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Report On Princeton Donor Intent Battle Available

From the Chronicle of Philanthropy:

To dissect the nuances of the battle between Princeton University and the Robertson family, the Hudson Institute’s Bradley Center for Philanthropy and Civic Renewal has collected a variety of opinions on it.

The bitter dispute centered on an endowment, known as the Robertson Foundation, that supports the university’s Woodrow Wilson School of Public and International Affairs. The endowment was established in 1961 by Charles and Marie Robertson. William Robertson, their son, and other family members sued the university in 2002, saying the university had not adhered to the terms of the gift. . . .

The Bradley Center asked about a dozen nonprofit thinkers to discuss what the fight means for donors and the recipients of their gifts — and the opinions differ greatly.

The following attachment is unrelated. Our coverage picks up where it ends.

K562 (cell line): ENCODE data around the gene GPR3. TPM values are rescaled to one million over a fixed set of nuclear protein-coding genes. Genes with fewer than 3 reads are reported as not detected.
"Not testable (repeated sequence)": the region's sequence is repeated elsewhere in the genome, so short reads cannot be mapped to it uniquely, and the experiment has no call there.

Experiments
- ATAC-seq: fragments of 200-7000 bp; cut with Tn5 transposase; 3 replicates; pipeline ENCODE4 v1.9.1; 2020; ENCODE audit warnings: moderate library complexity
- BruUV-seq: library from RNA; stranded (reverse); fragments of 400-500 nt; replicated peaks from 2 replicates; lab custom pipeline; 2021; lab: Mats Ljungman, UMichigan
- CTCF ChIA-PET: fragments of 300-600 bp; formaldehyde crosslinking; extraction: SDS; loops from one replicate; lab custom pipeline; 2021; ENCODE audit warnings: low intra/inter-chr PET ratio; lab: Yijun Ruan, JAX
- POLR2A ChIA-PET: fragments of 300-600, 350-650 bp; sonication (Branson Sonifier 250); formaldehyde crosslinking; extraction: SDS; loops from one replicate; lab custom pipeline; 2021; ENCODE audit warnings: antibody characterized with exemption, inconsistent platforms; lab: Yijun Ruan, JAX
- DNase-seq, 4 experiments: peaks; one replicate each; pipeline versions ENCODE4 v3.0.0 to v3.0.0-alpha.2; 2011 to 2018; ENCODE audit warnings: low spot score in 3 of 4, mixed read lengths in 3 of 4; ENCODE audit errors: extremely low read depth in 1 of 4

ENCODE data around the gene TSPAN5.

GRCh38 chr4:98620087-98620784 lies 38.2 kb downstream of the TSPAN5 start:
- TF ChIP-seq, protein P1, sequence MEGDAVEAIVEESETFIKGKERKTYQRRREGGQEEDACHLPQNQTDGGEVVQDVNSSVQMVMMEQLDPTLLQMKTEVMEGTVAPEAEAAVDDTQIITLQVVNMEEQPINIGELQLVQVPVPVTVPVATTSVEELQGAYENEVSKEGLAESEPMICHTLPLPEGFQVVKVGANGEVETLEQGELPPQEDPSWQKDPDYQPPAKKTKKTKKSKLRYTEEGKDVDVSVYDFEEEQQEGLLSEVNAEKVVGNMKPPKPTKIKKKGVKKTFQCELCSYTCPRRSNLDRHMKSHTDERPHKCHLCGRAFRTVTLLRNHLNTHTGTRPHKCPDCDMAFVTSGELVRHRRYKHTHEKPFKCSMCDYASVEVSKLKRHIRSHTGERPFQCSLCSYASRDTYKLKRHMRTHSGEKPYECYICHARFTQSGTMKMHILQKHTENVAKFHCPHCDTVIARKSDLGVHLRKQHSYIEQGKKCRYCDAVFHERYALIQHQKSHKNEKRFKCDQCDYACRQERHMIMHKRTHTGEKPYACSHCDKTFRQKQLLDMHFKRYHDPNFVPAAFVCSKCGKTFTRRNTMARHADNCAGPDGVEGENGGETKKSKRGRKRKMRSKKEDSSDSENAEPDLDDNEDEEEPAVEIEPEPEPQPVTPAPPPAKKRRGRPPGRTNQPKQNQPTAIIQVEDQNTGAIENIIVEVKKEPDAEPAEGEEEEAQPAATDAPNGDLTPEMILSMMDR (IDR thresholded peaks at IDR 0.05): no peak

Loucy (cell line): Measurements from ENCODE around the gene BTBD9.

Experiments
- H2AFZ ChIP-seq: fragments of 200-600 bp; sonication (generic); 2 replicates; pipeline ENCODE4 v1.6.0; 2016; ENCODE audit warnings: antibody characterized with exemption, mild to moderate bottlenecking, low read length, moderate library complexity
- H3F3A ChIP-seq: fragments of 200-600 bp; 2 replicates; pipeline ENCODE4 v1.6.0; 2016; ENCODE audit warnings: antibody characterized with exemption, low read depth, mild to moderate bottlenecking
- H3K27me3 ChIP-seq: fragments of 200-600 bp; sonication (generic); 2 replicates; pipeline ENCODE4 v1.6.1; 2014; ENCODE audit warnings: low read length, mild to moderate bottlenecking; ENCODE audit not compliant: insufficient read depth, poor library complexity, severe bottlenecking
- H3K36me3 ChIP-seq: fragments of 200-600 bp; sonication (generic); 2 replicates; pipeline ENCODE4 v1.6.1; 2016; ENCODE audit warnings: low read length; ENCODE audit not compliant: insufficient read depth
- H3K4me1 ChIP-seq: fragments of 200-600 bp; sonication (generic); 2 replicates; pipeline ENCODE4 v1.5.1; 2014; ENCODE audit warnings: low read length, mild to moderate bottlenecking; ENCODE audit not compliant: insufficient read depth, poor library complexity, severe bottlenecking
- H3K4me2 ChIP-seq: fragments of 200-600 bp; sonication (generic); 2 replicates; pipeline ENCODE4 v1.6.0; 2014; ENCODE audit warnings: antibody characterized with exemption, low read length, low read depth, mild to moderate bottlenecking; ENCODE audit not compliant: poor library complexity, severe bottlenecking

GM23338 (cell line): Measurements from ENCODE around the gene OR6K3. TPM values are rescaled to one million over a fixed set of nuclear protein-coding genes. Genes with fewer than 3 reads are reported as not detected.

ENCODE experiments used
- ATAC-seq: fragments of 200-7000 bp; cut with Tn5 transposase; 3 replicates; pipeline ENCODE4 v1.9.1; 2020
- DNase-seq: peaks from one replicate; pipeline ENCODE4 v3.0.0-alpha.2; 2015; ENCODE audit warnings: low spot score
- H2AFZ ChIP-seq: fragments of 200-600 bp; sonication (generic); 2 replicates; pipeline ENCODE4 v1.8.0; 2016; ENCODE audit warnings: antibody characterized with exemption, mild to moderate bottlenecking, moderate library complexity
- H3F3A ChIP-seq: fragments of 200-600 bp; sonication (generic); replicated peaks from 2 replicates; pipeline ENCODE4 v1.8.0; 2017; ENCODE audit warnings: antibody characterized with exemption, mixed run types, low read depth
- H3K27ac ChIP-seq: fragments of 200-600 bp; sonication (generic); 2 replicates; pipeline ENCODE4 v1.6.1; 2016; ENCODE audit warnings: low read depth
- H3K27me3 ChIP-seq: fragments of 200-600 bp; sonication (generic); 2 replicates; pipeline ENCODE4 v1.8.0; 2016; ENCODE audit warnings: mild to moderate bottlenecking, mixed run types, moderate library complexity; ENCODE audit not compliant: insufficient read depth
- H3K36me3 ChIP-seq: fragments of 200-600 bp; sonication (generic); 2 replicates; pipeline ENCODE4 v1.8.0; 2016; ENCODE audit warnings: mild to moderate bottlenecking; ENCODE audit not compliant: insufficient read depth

From the Neal Freeman report published by the Bradley Center for Philanthropy and Civic Renewal:

At the heart of every charitable contribution is the concept of trust—trust by the donor that the grantee will do what he has agreed to do. If that trust is allowed to erode, if the donor can no longer rely on the grantee’s assurance, then charitable contributions will decline and the civil society they sustain will decline along with them. If that were to happen—if the private, voluntary, civil society that Tocqueville first acclaimed, and that the Bradley Center still celebrates, were to wither away—America would abandon one of its defining national traits. Absent a vibrant civil society, only government would be left to fill the social vacuum and the America of tomorrow would come to look very much like the Europe of today.

Full report here. (pdf)

Via @Philanthropy.


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